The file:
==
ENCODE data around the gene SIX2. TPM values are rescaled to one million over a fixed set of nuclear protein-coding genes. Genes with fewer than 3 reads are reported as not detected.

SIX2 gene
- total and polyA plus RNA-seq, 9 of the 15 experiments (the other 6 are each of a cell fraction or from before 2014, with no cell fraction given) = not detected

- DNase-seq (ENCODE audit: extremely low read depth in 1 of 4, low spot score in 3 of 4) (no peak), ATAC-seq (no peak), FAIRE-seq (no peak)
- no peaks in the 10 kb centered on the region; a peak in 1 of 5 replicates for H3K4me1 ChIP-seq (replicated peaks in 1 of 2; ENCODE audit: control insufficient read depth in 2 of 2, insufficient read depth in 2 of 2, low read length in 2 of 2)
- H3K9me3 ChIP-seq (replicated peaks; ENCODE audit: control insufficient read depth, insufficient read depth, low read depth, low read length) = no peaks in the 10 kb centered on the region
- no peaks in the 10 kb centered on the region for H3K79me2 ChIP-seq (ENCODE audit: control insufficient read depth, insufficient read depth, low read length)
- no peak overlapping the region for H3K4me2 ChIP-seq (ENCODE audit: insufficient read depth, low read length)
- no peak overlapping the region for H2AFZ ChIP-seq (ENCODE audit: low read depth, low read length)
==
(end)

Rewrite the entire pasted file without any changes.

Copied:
ENCODE data around the gene SIX2. TPM values are rescaled to one million over a fixed set of nuclear protein-coding genes. Genes with fewer than 3 reads are reported as not detected.

SIX2 gene
- total and polyA plus RNA-seq, 9 of the 15 experiments (the other 6 are each of a cell fraction or from before 2014, with no cell fraction given) = not detected

- DNase-seq (ENCODE audit: extremely low read depth in 1 of 4, low spot score in 3 of 4) (no peak), ATAC-seq (no peak), FAIRE-seq (no peak)
- no peaks in the 10 kb centered on the region; a peak in 1 of 5 replicates for H3K4me1 ChIP-seq (replicated peaks in 1 of 2; ENCODE audit: control insufficient read depth in 2 of 2, insufficient read depth in 2 of 2, low read length in 2 of 2)
- H3K9me3 ChIP-seq (replicated peaks; ENCODE audit: control insufficient read depth, insufficient read depth, low read depth, low read length) = no peaks in the 10 kb centered on the region
- no peaks in the 10 kb centered on the region for H3K79me2 ChIP-seq (ENCODE audit: control insufficient read depth, insufficient read depth, low read length)
- no peak overlapping the region for H3K4me2 ChIP-seq (ENCODE audit: insufficient read depth, low read length)
- no peak overlapping the region for H2AFZ ChIP-seq (ENCODE audit: low read depth, low read length)